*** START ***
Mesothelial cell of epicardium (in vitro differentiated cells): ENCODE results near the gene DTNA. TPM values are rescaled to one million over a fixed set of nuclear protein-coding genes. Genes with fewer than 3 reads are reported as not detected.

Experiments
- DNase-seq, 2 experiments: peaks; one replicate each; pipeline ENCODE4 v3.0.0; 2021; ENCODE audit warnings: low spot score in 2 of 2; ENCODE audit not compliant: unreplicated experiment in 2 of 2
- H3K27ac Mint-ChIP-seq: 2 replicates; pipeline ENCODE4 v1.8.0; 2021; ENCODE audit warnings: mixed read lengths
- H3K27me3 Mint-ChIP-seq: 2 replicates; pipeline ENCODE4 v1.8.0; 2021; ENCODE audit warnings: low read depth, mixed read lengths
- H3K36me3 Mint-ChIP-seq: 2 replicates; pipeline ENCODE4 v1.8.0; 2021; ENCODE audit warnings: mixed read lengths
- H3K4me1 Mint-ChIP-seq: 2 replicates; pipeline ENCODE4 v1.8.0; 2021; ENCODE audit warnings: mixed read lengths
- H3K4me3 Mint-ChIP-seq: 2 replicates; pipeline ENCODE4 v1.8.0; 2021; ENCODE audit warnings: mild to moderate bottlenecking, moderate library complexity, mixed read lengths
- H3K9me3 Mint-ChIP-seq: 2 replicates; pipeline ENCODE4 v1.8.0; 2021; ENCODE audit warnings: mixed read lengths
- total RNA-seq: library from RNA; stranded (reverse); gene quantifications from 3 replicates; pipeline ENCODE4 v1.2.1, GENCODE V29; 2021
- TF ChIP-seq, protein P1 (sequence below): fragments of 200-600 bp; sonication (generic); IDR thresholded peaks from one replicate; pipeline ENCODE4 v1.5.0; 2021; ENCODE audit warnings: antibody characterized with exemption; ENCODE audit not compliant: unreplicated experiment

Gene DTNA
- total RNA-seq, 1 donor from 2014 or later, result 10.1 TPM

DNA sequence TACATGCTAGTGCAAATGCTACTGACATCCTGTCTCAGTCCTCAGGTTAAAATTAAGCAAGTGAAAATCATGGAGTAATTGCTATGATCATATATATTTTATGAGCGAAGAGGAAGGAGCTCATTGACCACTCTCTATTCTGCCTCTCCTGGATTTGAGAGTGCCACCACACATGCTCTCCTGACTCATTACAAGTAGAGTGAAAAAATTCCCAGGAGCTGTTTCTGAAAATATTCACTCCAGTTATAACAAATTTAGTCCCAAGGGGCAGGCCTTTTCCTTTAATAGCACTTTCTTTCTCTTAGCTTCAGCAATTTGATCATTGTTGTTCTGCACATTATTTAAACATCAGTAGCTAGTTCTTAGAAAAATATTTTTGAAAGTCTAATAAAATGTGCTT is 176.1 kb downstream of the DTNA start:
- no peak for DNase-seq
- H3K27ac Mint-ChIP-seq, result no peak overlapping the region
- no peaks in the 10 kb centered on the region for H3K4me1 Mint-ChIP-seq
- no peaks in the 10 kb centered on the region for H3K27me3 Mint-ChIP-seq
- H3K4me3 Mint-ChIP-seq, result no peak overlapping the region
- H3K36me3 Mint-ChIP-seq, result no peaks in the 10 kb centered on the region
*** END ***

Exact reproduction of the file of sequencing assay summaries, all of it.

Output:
Mesothelial cell of epicardium (in vitro differentiated cells): ENCODE results near the gene DTNA. TPM values are rescaled to one million over a fixed set of nuclear protein-coding genes. Genes with fewer than 3 reads are reported as not detected.

Experiments
- DNase-seq, 2 experiments: peaks; one replicate each; pipeline ENCODE4 v3.0.0; 2021; ENCODE audit warnings: low spot score in 2 of 2; ENCODE audit not compliant: unreplicated experiment in 2 of 2
- H3K27ac Mint-ChIP-seq: 2 replicates; pipeline ENCODE4 v1.8.0; 2021; ENCODE audit warnings: mixed read lengths
- H3K27me3 Mint-ChIP-seq: 2 replicates; pipeline ENCODE4 v1.8.0; 2021; ENCODE audit warnings: low read depth, mixed read lengths
- H3K36me3 Mint-ChIP-seq: 2 replicates; pipeline ENCODE4 v1.8.0; 2021; ENCODE audit warnings: mixed read lengths
- H3K4me1 Mint-ChIP-seq: 2 replicates; pipeline ENCODE4 v1.8.0; 2021; ENCODE audit warnings: mixed read lengths
- H3K4me3 Mint-ChIP-seq: 2 replicates; pipeline ENCODE4 v1.8.0; 2021; ENCODE audit warnings: mild to moderate bottlenecking, moderate library complexity, mixed read lengths
- H3K9me3 Mint-ChIP-seq: 2 replicates; pipeline ENCODE4 v1.8.0; 2021; ENCODE audit warnings: mixed read lengths
- total RNA-seq: library from RNA; stranded (reverse); gene quantifications from 3 replicates; pipeline ENCODE4 v1.2.1, GENCODE V29; 2021
- TF ChIP-seq, protein P1 (sequence below): fragments of 200-600 bp; sonication (generic); IDR thresholded peaks from one replicate; pipeline ENCODE4 v1.5.0; 2021; ENCODE audit warnings: antibody characterized with exemption; ENCODE audit not compliant: unreplicated experiment

Gene DTNA
- total RNA-seq, 1 donor from 2014 or later, result 10.1 TPM

DNA sequence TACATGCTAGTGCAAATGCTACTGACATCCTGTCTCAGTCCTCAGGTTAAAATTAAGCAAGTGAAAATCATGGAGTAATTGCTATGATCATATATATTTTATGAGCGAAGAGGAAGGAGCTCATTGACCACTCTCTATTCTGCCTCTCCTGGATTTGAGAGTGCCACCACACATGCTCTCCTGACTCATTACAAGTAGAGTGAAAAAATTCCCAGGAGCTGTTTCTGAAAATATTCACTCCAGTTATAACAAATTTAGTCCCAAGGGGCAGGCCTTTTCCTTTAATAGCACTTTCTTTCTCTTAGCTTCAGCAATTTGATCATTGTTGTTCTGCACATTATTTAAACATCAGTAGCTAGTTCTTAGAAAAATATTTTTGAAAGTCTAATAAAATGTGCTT is 176.1 kb downstream of the DTNA start:
- no peak for DNase-seq
- H3K27ac Mint-ChIP-seq, result no peak overlapping the region
- no peaks in the 10 kb centered on the region for H3K4me1 Mint-ChIP-seq
- no peaks in the 10 kb centered on the region for H3K27me3 Mint-ChIP-seq
- H3K4me3 Mint-ChIP-seq, result no peak overlapping the region
- H3K36me3 Mint-ChIP-seq, result no peaks in the 10 kb centered on the region